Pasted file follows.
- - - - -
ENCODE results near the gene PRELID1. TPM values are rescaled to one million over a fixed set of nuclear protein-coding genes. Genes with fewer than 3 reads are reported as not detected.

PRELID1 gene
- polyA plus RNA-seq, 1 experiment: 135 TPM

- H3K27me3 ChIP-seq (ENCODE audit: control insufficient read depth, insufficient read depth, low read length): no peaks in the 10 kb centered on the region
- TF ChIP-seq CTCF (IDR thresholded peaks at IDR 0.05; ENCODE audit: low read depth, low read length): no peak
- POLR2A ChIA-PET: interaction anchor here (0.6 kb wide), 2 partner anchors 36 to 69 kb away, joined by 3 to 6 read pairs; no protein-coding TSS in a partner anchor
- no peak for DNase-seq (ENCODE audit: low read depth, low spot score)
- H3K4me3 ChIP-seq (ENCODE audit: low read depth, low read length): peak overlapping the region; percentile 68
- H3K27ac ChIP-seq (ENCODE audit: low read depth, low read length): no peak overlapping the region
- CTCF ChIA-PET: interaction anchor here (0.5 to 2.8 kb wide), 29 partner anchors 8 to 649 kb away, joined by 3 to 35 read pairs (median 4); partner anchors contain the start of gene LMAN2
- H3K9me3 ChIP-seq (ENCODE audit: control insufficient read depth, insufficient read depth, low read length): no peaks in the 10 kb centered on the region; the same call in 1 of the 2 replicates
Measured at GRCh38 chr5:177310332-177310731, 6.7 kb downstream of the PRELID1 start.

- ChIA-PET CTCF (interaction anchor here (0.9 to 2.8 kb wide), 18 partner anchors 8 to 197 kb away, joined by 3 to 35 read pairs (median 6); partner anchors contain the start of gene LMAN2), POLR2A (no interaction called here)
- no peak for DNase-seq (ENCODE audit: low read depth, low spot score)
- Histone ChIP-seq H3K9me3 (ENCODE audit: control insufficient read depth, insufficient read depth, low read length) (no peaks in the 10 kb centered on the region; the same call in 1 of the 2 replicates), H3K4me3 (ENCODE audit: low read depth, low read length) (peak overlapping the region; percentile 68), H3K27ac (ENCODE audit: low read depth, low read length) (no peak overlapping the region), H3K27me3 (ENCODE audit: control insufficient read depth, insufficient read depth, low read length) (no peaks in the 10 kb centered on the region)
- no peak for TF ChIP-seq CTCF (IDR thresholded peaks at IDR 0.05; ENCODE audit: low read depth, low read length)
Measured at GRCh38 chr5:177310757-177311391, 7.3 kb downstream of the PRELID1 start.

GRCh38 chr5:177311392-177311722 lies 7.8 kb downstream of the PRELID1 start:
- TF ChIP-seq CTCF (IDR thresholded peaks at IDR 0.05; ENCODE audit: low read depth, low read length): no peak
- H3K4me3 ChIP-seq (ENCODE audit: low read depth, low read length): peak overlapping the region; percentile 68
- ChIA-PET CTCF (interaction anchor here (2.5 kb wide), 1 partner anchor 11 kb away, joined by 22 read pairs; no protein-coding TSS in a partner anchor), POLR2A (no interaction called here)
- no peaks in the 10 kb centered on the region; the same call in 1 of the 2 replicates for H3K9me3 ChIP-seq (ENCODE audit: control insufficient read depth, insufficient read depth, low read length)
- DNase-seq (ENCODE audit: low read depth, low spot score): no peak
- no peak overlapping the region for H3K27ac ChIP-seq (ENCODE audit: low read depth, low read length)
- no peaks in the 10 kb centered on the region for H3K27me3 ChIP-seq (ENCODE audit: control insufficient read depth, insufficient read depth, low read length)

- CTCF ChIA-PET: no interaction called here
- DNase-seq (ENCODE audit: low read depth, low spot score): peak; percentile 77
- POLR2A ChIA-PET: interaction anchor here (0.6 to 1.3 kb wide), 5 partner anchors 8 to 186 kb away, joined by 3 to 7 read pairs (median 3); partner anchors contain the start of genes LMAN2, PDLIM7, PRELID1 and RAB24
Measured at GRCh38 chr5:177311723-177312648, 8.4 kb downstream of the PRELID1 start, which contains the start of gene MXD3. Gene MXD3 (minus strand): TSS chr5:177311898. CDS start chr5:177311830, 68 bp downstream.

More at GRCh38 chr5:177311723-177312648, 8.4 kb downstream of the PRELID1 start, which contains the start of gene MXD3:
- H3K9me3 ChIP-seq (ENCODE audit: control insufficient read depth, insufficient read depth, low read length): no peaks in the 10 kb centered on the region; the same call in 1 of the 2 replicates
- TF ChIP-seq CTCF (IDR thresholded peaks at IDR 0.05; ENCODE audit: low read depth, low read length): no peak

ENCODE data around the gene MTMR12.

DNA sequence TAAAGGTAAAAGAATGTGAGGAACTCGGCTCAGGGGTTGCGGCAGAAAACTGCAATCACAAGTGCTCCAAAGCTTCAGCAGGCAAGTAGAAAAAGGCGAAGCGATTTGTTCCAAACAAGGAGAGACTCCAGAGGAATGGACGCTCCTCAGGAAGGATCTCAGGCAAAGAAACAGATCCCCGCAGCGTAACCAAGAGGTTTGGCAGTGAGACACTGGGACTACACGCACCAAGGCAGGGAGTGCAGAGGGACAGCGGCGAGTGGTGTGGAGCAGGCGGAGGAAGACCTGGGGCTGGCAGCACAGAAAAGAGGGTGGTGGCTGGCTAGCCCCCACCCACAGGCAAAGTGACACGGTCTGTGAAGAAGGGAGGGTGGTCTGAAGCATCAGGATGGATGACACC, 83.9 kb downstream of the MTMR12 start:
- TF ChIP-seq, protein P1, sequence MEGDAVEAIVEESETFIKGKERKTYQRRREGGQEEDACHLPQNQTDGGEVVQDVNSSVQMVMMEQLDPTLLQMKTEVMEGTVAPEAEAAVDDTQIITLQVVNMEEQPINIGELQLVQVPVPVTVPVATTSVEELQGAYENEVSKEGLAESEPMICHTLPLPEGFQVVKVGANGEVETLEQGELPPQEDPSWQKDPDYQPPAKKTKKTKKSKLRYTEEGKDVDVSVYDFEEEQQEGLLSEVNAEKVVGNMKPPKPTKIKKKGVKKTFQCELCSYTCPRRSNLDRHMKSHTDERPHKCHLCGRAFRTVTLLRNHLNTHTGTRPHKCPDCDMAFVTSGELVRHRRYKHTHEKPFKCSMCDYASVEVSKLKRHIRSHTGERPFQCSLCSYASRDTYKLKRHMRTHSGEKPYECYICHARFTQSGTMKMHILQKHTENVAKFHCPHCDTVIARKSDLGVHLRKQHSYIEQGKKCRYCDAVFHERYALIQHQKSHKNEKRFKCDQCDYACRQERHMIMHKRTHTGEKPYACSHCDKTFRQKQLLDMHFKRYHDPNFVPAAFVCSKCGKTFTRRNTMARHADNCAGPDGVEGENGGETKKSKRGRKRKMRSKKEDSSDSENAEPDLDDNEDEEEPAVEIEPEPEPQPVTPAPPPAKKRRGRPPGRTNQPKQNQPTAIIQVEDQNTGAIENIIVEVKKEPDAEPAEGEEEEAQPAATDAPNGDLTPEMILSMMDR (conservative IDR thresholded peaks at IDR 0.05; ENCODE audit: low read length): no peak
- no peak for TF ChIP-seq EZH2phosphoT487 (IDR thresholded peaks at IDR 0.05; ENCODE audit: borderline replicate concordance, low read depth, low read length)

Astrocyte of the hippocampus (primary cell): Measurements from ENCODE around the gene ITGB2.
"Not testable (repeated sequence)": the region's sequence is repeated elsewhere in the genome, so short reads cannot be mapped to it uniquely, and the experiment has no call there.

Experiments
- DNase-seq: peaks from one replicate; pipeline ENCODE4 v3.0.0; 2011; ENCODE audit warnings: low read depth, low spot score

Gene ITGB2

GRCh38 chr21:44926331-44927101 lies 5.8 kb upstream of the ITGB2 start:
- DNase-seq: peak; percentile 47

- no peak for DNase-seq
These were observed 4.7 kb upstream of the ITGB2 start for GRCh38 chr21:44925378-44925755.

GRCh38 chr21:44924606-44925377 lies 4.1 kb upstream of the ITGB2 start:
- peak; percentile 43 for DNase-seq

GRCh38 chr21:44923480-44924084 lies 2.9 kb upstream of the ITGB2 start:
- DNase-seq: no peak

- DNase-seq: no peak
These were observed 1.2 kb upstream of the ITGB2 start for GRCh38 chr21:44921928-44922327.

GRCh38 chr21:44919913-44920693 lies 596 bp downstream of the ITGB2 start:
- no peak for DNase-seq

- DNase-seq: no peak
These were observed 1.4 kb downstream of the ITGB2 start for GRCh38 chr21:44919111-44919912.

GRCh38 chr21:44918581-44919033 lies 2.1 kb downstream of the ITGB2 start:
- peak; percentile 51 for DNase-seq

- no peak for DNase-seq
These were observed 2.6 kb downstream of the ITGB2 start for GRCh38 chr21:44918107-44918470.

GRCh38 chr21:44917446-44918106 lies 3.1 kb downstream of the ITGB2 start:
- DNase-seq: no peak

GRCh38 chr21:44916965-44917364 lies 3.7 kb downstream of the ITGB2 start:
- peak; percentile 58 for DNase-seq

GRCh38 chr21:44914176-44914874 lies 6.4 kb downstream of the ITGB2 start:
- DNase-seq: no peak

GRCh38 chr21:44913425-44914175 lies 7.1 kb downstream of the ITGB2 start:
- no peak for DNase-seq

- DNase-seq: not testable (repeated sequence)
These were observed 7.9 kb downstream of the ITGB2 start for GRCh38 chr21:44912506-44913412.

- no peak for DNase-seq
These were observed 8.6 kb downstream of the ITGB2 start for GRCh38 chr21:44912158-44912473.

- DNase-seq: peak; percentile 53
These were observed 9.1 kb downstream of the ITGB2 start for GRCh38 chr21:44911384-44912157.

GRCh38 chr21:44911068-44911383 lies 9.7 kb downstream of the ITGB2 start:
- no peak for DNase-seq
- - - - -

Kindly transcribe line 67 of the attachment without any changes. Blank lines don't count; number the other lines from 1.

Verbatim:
- no peak for DNase-seq